[RFC][PATCH 00/11] track files for checkpointability

Dave Hansen dave at linux.vnet.ibm.com
Thu Mar 5 13:27:07 PST 2009

On Fri, 2009-03-06 at 00:08 +0300, Alexey Dobriyan wrote:
> On Thu, Mar 05, 2009 at 11:16:07AM -0800, Dave Hansen wrote:
> > On Thu, 2009-03-05 at 20:40 +0300, Alexey Dobriyan wrote:
> > > * without recalculating "checkpointable" property on fs_struct
> > >   on every C/R=y kernel.
> > 
> > Yeah, this is certainly less than ideal.  Although, I haven't seen your
> > proposal for where to tie your code into the kernel.  Do you suggest
> > that we do nothing during normal kernel runtime and all the checking at
> > sys_checkpoint() time?
> Of course!
> C/R won't be used by majority of users, so it shouldn't bring any
> overhead. ->f_op->checkpoint (not ->checkpointable!) is probably
> acceptable. Recalculating flags is not, sorry.

Yeah, what I'm doing in dup_fd() is certainly suboptimal.  It introduces
extra overhead in fork() (with the config option turned on) which sucks
big time.  But, I'm *sure* we can optimize it, especially if we can push
it out to only occurring at "container fork()" time.  Whatever container
fork ends up being.  

> Imagine, unsupported file is opened between userspace checks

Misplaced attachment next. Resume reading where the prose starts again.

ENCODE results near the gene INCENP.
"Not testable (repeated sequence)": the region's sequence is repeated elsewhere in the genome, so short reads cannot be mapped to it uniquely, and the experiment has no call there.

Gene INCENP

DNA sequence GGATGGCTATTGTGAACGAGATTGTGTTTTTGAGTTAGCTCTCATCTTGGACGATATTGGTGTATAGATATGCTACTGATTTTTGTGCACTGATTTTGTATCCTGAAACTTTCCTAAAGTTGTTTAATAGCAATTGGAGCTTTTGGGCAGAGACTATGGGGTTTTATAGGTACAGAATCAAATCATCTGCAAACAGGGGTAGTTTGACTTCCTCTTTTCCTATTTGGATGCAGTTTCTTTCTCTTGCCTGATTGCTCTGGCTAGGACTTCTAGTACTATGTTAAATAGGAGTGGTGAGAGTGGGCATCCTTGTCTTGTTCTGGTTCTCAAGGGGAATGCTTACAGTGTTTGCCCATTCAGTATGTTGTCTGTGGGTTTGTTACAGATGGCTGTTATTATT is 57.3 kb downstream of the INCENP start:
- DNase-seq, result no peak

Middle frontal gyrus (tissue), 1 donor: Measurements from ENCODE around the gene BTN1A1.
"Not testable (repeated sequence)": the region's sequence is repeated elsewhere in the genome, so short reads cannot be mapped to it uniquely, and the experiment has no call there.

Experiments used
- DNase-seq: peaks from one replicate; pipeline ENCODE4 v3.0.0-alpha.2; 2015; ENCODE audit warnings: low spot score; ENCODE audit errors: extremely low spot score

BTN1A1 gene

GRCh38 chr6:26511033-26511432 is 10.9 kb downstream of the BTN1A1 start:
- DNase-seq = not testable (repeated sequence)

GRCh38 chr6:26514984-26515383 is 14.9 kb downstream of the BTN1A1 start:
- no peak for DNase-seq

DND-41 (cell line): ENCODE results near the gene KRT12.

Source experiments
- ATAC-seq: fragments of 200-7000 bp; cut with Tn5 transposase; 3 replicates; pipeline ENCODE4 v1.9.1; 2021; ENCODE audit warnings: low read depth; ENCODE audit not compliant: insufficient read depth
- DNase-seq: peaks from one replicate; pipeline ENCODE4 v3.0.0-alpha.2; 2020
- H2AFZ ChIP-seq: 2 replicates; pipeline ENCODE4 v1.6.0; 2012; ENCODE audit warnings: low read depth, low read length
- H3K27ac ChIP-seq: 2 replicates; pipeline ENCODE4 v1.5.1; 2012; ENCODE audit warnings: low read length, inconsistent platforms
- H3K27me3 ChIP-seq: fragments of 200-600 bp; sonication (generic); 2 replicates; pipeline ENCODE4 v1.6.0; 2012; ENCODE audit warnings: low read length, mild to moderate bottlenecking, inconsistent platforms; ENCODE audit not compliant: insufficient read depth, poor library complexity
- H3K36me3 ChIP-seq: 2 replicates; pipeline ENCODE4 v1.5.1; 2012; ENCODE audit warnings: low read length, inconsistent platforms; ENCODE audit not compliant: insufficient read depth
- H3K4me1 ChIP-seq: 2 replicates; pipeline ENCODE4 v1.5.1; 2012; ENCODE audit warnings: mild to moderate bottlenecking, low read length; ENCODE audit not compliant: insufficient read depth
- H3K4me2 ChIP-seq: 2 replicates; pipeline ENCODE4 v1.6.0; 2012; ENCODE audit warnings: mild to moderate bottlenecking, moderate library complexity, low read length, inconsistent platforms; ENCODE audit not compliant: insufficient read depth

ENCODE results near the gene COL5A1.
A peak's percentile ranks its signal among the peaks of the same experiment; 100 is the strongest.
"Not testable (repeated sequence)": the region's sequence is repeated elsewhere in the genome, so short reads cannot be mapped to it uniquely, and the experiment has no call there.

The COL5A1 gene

> for /proc/*/checkpointable and /proc/*/fdinfo/*/checkpointable
> and whatever, you stil have to do all the checks inside checkpoint(2).

Alexey, we have two problems here.  I completely agree that we have to
do complete and thorough checks of each file descriptor at
sys_checkpoint().  Any checks made at other times should not be trusted.

The other side is what Ingo has been asking for.  How do we *know* when
we are checkpointable *before* we call (and without calling)
sys_checkpoint()?  You are yet to acknowledge that this is a valid use
case, but it is exactly what Ingo is asking for, I believe.

If nice printk()s are sufficient to cover what Ingo wants, I'm quite
happy to remove the /proc files.  

> > > It may lack some printk, but printks are trivial to insert including
> > > using d_path for precise info.
> > 
> > This is definitely workable approach.  However, could you show how you
> > would support /dev/null and, say, /proc/$$/stat?  I've shown what it
> > takes to do that in my patches, and I think it would show a lot about
> > your approach.  
> I haven't yet written code for /dev/null, but it would be:
> * at checkpoint(2)
> 	** see it's block device
> 	** see it's 1:3 => supported
> 	** dump "1:3", dump "/dev/null" as filename

Can we see code, please?  With my approach, it is a single line added to
a structure definition.  Your approach sounds like it may be more than a
single line of code.  It sounds like you would like to have some kind of
device number to c/r mapping.  I'm curious what form that would take.

> * at restore(2)
> 	** read CR_OBJ_FILE
> 	** open filename or -E
> 	** if not block device return -E
> 	** if not 1:3 return -E
> 	** save "struct file *" where needed
> (all of this is modulo unlinked case)

/dev/null is a character device, btw. :)

This sanity checking on the sys_restore() side is also definitely a good
idea.  But, in the interests of keeping our patch size down, I think it
is safe to say that we require userspace to get the fs back into a state
consistent with sys_checkpoint() time.  

-- Dave

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